Yin yoga

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Yin Yoga is a slow-paced style of yoga with postures or asanas that are held for longer periods of time—five minutes or longer per pose is typical.[1] It originates in China and was first taught in the United States in the late 1970s by martial arts expert and Taoist yoga teacher Paulie Zink.[2][3][4] Yin-style yoga is now being taught across North America and in Europe, due in large part to the widespread teaching activities of Yin Yoga teachers and developers Paul Grilley and Sarah Powers.[5][6]

Yin Yoga poses apply moderate stress to the connective tissues—the tendons, fascia, and ligaments—with the aim of increasing circulation in the joints and improving flexibility. Yin Yoga poses are also designed to improve the flow of qi, the subtle energy said in Chinese medicine to run through the meridian pathways of the body. Improved flow of qi is hypothesized to improve organ health, immunity, and emotional well-being.[6][7] Yin Yoga as taught by Paul Grilley and Sarah Powers is not intended as a complete practice in itself, but rather as a complementary practice to balance the effects of more active forms of yoga and exercise.[2] Paulie Zink's approach includes the full range of Daoist yoga and is intended to be a complete practice in itself.[8]:21 Sarah Powers has developed a system called Insight Yoga which features both Yin poses and more active Yang poses.[9][10]

History[edit]

Roots in China[edit]

The practice of holding yoga poses or asanas for long periods of time has always been a significant part of traditional yoga practice, both in the Hatha yoga tradition of India and in the Taoist yoga tradition of the greater China area. Some regard Yin yoga is the oldest form of Hatha yoga, since it is an effective method of physical conditioning for prolonged meditation, which was the principal concern of ancient yogic practitioners.[8]:13[11] Contemporary schools of hatha yoga have also advocated holding some poses for relatively long periods of time. For example, BKS Iyengar recommends holding the Supta Virasana asana (reclining hero pose) for 10–15 minutes.[8]:12 For that matter, long-held stretches have been and are commonly recommended in other physical disciplines, such as gymnastics and dance, to increase flexibility. It is traditional for ballerinas, for example, to open their hips by approximating the splits position for long periods of time.[8]:28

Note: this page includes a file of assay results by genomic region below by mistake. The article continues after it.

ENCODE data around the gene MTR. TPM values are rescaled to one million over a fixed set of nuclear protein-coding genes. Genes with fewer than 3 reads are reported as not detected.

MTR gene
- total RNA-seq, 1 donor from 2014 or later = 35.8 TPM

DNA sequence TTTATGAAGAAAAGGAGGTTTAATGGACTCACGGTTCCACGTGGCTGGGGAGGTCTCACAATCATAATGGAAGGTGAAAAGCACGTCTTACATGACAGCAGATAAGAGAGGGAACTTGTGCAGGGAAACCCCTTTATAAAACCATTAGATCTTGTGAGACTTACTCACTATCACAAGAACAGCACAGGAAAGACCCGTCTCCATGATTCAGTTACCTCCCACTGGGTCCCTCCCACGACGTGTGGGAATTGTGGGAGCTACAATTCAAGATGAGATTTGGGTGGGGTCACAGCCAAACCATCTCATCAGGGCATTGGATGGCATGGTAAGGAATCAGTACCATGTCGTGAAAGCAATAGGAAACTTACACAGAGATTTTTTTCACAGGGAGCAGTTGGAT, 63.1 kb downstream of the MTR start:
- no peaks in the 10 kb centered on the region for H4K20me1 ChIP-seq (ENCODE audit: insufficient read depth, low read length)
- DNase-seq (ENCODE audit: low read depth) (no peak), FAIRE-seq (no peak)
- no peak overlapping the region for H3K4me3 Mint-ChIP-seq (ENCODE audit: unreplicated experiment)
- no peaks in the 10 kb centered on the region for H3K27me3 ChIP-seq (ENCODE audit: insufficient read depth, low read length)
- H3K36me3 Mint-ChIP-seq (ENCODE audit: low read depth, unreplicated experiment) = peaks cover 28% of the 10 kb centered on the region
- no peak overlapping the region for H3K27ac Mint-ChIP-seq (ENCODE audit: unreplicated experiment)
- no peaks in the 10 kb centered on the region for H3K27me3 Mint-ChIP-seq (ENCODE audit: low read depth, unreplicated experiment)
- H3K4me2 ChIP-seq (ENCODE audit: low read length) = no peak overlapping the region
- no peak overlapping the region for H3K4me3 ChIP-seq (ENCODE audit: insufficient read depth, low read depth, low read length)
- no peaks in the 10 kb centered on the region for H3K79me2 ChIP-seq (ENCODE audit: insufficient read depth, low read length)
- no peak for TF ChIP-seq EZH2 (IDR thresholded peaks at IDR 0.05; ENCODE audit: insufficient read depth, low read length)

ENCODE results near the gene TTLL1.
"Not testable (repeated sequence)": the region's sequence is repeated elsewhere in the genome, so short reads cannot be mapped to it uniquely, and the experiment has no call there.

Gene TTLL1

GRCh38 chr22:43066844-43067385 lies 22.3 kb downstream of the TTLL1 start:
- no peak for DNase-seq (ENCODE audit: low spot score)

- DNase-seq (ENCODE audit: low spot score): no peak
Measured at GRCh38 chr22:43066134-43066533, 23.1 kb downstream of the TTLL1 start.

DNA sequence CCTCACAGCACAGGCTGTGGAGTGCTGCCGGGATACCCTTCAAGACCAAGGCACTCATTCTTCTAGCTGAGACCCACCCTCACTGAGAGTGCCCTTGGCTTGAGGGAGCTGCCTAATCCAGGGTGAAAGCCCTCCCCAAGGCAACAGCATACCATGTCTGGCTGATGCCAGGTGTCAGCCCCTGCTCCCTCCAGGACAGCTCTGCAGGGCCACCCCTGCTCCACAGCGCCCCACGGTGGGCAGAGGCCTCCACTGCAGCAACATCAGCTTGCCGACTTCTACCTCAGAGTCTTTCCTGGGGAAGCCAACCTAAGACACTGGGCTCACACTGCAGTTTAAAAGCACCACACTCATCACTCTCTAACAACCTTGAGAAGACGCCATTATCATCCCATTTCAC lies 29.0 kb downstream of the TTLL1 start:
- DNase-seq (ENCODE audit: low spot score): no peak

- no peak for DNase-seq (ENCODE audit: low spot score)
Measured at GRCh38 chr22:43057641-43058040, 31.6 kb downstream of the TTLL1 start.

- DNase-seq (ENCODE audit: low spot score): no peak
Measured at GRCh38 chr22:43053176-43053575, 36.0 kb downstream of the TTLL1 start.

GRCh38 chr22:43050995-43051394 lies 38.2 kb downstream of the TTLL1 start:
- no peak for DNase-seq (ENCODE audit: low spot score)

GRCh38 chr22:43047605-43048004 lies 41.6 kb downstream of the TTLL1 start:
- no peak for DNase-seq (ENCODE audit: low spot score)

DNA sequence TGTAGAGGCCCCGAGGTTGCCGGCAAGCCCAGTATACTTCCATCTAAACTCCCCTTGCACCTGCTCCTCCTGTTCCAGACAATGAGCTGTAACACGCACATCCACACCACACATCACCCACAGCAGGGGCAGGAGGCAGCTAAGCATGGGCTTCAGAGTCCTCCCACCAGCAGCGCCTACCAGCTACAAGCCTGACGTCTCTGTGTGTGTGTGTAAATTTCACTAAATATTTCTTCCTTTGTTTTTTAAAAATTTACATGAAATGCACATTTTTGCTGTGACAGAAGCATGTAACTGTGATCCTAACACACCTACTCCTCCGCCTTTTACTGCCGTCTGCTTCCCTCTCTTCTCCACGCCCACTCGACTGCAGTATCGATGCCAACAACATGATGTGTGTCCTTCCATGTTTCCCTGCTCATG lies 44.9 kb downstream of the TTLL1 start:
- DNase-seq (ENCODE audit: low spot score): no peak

Taoist yoga practices from China also included yin-style poses in the Taoist system of “Internal Alchemy”—practiced for the purpose of improving health and longevity.[8]:15Techniques for stretching of this type have been practiced for centuries in China and Taiwan as part of Daoist Yoga, which was sometimes known as Dao Yin. Taoist priests taught long-held poses, along with breathing techniques, to Kung Fu practitioners beginning 2000 years ago, to help them fully develop their martial arts skills.[12]